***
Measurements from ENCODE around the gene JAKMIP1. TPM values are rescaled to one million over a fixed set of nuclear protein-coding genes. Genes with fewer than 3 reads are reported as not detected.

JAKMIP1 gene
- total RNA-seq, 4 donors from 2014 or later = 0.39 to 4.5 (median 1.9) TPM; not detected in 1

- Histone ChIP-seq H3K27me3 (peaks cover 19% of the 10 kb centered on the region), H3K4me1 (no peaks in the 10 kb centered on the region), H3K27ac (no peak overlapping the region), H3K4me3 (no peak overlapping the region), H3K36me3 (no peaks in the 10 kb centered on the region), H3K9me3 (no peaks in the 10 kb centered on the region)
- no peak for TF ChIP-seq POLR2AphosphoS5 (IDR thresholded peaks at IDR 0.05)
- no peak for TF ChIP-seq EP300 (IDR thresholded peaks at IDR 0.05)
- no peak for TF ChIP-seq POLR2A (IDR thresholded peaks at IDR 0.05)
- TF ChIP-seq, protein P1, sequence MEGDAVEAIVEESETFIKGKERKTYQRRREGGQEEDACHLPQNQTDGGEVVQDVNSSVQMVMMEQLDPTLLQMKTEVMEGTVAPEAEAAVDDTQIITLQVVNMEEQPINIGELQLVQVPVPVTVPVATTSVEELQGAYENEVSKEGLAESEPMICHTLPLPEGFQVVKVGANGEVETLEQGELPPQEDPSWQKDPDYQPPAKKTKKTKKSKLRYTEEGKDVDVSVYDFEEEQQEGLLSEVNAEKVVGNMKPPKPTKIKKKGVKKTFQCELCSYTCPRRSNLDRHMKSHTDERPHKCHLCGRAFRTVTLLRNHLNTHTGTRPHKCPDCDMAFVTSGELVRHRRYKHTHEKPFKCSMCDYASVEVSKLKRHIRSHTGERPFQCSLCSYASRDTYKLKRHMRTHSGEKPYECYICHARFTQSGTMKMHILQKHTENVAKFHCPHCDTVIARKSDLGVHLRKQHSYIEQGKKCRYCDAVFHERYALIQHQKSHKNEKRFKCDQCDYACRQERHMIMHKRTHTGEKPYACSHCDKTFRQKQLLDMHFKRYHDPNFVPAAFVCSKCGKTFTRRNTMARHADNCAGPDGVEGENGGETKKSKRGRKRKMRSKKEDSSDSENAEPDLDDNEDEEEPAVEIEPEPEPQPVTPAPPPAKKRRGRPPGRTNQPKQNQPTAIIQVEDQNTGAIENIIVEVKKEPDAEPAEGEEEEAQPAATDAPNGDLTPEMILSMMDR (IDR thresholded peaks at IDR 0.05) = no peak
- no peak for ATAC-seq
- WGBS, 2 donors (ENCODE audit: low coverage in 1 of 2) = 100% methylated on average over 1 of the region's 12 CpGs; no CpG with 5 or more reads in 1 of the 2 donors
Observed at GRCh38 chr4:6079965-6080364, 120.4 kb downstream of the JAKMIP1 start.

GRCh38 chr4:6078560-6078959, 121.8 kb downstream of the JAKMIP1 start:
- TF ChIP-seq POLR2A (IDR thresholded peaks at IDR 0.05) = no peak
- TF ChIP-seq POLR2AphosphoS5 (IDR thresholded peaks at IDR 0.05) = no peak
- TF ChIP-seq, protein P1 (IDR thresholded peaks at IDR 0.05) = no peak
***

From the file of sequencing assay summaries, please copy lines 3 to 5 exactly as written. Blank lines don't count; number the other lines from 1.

- total RNA-seq, 4 donors from 2014 or later = 0.39 to 4.5 (median 1.9) TPM; not detected in 1

- Histone ChIP-seq H3K27me3 (peaks cover 19% of the 10 kb centered on the region), H3K4me1 (no peaks in the 10 kb centered on the region), H3K27ac (no peak overlapping the region), H3K4me3 (no peak overlapping the region), H3K36me3 (no peaks in the 10 kb centered on the region), H3K9me3 (no peaks in the 10 kb centered on the region)
- no peak for TF ChIP-seq POLR2AphosphoS5 (IDR thresholded peaks at IDR 0.05)